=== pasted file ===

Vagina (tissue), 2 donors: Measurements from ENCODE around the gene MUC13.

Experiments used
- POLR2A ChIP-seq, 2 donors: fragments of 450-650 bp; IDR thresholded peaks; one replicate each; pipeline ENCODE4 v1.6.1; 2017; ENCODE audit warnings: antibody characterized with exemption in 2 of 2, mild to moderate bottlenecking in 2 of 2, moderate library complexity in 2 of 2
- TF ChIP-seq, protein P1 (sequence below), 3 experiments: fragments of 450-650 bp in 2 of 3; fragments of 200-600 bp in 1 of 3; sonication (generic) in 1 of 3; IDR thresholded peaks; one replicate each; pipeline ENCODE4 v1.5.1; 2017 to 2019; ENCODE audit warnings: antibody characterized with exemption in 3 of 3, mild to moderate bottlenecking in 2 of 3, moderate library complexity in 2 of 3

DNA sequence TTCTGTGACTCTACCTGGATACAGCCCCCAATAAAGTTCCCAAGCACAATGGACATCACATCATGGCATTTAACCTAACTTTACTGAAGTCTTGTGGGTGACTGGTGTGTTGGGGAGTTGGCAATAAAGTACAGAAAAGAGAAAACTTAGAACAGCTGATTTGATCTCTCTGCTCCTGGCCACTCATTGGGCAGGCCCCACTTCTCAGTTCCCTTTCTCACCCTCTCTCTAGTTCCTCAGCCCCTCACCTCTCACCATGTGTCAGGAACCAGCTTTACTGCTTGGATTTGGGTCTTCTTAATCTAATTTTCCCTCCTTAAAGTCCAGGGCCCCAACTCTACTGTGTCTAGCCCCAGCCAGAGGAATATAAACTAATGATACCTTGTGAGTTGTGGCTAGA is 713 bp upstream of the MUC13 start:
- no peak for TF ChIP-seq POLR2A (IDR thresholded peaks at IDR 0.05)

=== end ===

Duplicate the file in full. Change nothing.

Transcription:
Vagina (tissue), 2 donors: Measurements from ENCODE around the gene MUC13.

Experiments used
- POLR2A ChIP-seq, 2 donors: fragments of 450-650 bp; IDR thresholded peaks; one replicate each; pipeline ENCODE4 v1.6.1; 2017; ENCODE audit warnings: antibody characterized with exemption in 2 of 2, mild to moderate bottlenecking in 2 of 2, moderate library complexity in 2 of 2
- TF ChIP-seq, protein P1 (sequence below), 3 experiments: fragments of 450-650 bp in 2 of 3; fragments of 200-600 bp in 1 of 3; sonication (generic) in 1 of 3; IDR thresholded peaks; one replicate each; pipeline ENCODE4 v1.5.1; 2017 to 2019; ENCODE audit warnings: antibody characterized with exemption in 3 of 3, mild to moderate bottlenecking in 2 of 3, moderate library complexity in 2 of 3

DNA sequence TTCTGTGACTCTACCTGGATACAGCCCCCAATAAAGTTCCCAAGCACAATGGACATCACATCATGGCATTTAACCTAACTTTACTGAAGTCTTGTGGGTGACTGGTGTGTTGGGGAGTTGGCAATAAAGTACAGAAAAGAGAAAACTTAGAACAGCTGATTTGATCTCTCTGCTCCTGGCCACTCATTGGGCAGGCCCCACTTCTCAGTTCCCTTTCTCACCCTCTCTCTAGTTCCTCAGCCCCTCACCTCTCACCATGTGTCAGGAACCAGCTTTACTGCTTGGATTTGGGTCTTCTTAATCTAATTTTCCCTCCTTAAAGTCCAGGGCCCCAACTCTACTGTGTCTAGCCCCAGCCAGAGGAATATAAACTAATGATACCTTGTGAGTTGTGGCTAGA is 713 bp upstream of the MUC13 start:
- no peak for TF ChIP-seq POLR2A (IDR thresholded peaks at IDR 0.05)